In my youth, attending Seminary, I was just a little "sponge" absorbing all the wonderful things that were being taught, like:

Joseph Smith translating the Book of Mormon using the golden plates and Urim and Thummim.  I was told it occurred just as the church's pictures show, Joseph reading from the plates to the scribe, translating through the power of God with the use of the Urim and Thummim, that was "kept and preserved by the hand of the Lord" for this very purpose.   From the Church's essay I learn that Joseph found "in the ground...a small oval stone or 'seer stone'..." which he used "to look for lost objects and buried treasure." Joseph "often translated with the single seer a hat, pressed his face into the hat to block out extraneous light, and read aloud the English words that appeared on the instrument."  Emma "described Joseph 'sitting with his face buried in his hat, with the stones in it, and dictating hour after hour with nothing between us."  There was no mention of a hat in the lessons I was taught, or that Joseph used his own seer stone that he had found years earlier and which he used to look for buried treasure.  Why would the Lord go to so much trouble to hide away the Urim and Thummim for this purpose, just to have Joseph opt to use at times, his own stone? I didn't get to ask that question in Seminary because this scenario was never taught. Why do the pictures show Joseph translating from the golden plates, and not from a seer stone in a hat?  This good and faithful spouse would like to know, so I won't be so confused.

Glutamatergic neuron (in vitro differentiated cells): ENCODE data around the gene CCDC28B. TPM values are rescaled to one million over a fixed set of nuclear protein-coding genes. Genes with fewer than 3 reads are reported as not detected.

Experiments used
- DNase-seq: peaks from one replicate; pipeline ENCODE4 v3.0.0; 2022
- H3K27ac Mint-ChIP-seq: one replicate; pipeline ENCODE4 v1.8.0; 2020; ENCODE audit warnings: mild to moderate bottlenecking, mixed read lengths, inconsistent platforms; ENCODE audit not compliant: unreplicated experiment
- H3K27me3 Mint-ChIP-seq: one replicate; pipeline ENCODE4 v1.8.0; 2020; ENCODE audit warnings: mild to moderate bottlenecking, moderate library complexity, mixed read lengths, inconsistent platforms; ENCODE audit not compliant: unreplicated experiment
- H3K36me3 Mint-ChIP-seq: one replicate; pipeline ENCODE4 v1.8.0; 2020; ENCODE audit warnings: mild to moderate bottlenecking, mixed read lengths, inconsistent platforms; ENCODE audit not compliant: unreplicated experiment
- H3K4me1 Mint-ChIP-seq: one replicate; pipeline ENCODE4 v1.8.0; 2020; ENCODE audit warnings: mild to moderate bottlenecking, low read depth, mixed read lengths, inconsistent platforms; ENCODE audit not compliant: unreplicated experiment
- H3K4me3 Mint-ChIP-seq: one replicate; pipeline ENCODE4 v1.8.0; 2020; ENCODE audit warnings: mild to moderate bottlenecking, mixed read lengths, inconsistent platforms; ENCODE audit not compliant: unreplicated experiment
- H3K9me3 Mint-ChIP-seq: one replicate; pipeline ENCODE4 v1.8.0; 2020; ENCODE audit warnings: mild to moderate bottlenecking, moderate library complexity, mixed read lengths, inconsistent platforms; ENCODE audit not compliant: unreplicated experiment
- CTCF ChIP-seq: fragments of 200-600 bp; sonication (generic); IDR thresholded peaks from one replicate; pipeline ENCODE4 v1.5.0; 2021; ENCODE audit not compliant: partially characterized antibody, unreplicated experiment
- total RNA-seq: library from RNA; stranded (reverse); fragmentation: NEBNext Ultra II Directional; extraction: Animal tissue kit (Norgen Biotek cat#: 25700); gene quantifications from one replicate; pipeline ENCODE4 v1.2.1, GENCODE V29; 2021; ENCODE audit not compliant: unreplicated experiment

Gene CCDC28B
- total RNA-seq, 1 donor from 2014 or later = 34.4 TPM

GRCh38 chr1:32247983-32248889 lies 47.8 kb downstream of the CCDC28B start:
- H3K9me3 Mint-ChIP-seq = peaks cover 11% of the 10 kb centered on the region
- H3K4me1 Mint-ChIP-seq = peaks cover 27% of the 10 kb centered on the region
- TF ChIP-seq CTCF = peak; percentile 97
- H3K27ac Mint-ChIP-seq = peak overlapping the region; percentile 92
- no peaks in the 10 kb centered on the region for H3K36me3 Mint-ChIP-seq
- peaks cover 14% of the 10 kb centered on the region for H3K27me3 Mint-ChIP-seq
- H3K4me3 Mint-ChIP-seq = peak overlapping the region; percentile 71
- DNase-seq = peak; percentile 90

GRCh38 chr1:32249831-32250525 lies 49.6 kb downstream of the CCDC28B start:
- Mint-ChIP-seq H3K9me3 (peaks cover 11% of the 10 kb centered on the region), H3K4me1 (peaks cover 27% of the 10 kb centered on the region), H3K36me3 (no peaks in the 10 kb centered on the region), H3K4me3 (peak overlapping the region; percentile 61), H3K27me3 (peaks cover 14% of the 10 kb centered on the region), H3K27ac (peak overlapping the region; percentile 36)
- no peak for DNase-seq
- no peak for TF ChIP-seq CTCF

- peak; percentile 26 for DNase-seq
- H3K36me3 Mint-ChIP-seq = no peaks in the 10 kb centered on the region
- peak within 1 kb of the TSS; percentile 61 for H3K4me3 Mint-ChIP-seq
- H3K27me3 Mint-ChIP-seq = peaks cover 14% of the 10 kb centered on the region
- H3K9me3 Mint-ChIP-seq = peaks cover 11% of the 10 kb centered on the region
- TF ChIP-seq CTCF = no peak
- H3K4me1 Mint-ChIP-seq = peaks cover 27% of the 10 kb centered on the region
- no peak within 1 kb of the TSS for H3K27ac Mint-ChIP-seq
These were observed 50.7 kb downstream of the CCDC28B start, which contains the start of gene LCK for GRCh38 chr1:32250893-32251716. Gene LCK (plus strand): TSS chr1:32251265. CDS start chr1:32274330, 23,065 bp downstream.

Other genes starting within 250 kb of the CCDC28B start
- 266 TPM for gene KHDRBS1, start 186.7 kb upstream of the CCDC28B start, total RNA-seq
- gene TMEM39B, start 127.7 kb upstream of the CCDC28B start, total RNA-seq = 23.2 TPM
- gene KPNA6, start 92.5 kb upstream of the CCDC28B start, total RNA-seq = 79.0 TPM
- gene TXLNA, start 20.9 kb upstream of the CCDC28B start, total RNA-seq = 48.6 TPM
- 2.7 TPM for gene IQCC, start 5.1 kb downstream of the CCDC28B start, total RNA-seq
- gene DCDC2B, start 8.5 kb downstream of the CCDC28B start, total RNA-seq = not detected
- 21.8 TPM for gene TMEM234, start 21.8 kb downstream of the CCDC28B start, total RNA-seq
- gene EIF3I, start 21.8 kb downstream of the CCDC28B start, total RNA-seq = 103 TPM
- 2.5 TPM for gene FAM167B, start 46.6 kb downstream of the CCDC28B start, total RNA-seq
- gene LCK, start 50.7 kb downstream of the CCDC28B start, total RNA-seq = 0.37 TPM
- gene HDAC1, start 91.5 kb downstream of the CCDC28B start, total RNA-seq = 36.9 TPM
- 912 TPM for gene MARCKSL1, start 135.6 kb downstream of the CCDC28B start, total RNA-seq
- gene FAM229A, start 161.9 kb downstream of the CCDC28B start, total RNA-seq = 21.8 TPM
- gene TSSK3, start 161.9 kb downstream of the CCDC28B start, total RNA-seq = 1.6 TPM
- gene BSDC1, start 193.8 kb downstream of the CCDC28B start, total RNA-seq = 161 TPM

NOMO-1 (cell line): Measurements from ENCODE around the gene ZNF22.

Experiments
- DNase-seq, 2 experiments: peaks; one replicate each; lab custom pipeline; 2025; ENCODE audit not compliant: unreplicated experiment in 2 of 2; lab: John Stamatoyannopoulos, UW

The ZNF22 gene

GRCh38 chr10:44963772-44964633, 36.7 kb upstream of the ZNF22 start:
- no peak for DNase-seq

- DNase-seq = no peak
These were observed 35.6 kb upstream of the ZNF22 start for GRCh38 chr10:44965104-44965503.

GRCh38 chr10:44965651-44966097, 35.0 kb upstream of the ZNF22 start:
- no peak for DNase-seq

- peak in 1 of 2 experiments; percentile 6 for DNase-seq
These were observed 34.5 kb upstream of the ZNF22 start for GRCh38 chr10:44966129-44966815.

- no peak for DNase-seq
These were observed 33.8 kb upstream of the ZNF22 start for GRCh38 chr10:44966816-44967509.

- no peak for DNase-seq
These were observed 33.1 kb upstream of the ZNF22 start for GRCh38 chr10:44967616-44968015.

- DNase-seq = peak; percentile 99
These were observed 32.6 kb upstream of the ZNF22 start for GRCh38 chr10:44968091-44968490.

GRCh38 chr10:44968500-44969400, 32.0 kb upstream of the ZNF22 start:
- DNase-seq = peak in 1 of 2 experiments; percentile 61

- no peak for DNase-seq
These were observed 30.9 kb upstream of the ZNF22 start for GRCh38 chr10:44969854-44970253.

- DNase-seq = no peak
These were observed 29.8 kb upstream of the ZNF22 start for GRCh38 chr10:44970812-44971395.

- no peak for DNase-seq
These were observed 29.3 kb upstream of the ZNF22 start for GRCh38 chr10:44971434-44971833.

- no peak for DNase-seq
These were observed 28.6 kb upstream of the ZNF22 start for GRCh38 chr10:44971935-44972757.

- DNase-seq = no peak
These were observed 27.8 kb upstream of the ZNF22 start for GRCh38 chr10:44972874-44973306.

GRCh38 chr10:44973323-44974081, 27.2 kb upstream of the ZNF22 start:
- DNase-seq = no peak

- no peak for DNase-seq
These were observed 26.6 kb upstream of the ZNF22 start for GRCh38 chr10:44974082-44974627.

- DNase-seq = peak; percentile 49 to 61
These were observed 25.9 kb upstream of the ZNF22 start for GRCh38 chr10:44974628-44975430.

I was taught that the Book of Abraham was translated by Joseph Smith from ancient Egyptian papyri, which the church bought, that was written by the hand of Abraham himself.  In the Church's essay on the translation and historicity of the Book of Abraham it says, "None of the characters on the papyrus fragments mentioned Abraham's name or any of the events recorded in the book of Abraham.  Mormon and non-Mormon Egyptologists agree that the characters on the fragments do no match the translation given in the book of Abraham...Scholars have identified the papyrus fragments as parts of standard funerary texts that were deposited with mummified bodies.  These fragments date to between the third century B.C.E and the first century C.E., long after Abraham lived."  But I was never taught that in Seminary, so I couldn't ask how Joseph Smith could have claimed the papyrus were written by the hand of Abraham since they are from the wrong time period, and why the characters on the fragments do no match the translation in the book of Abraham. This good and faithful spouse would like to know so I won't be confused.